Big changes are coming to the SAT. International students will debut the adaptive, digital version of the exam this March (2023). A year later, U.S. students will make the conversion from pen and paper to this new digital exam (March 2024).
This overhaul will have significant implications for Class of '25 students. Here, we outline some of the key changes and important considerations for the Class of '25.
4 Key Changes
1. Digital. Instead of taking the exam with pencils and paper, you'll now use College Board's new testing app, Bluebook. With features like annotations, answer-elimination, countdown clock, and mark for review (flag questions that you wish to revisit), the app has several tools that should help ease this transition. But there is no way around it: this will be a very different experience.
2. Adaptive. Your performance on the baseline sections of the Reading/Writing and Math will determine whether you proceed to the easier or more challenging adaptive sections. For example, the baseline Reading/Writing will consist of 27 questions and the Math section will consist of 22 questions. You'll need to get more than "x" number of questions correct in order to be directed towards the harder section in each. That "x" value might be 19 for Reading and 14 for Math (or something close to those numbers). The exact threshold is just an estimate in order to give you some sense of what this will look like.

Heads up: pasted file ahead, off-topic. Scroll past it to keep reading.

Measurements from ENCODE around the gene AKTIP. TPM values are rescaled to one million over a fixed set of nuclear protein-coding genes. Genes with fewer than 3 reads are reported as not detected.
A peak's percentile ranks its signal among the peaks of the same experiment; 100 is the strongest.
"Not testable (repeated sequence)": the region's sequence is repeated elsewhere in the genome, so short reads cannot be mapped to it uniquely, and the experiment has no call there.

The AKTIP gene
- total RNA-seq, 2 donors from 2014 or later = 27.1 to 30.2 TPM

So why does this matter? Your performance on the baseline will determine how high or low you can ultimately score. For example, according to our colleagues at Applerouth, a student who makes it into the harder math section but then proceeds to get everything wrong might score no lower than 500. A student who does not make it into the harder math section but then proceeds to get everything right might max out at a 650. Again, these numbers are approximations. But you see why making it into the harder adaptive section matters!
3. Shorter. The new SAT will be just over 2 hours, which should be a welcome change from the current 3+ hour version.
4. Different Emphasis. The new test will look significantly different...
• The Reading section says farewell to the 80-90 line passages that were accompanied by sets of 10-11 questions. Instead, passages are now short and accompanied by a single question. In addition, they are now grouped by type (i.e. Vocab-in-Context, question type 1.6 in the Peak method) rather than randomly. The implications are significant: working memory and annotations become less important than analysis of the text and tone. In addition, vocabulary seems to have taken on a more important role. This isn't the type of vocab that existed back in the 80s, 90s, and early 00s. Rather, we are talking about "functional vocabulary" and "contextual use of words."